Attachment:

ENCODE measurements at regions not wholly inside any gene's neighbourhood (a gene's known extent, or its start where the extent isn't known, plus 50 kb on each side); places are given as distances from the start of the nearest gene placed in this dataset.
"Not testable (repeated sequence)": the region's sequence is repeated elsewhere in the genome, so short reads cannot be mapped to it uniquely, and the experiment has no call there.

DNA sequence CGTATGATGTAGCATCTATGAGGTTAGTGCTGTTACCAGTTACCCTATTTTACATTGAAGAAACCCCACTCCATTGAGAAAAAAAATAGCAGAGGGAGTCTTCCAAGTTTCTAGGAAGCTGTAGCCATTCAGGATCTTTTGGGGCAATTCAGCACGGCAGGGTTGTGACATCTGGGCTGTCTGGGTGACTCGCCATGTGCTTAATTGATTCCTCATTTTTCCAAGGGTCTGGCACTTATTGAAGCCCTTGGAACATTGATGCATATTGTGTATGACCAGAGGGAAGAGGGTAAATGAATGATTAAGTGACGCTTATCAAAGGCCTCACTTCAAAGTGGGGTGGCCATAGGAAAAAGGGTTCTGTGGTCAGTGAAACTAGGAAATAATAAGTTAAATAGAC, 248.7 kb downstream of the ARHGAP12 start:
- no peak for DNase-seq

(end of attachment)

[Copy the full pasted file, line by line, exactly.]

ENCODE measurements at regions not wholly inside any gene's neighbourhood (a gene's known extent, or its start where the extent isn't known, plus 50 kb on each side); places are given as distances from the start of the nearest gene placed in this dataset.
"Not testable (repeated sequence)": the region's sequence is repeated elsewhere in the genome, so short reads cannot be mapped to it uniquely, and the experiment has no call there.

DNA sequence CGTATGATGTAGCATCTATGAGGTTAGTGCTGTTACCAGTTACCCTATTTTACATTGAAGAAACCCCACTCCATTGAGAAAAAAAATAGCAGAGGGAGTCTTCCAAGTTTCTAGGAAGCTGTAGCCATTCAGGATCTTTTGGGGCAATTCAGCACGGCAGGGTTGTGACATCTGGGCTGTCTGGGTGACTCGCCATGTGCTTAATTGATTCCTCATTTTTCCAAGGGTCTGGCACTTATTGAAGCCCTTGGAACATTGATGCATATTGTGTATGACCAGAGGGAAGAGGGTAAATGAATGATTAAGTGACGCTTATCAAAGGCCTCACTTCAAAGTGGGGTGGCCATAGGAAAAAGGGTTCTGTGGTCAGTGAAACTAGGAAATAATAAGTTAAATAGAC, 248.7 kb downstream of the ARHGAP12 start:
- no peak for DNase-seq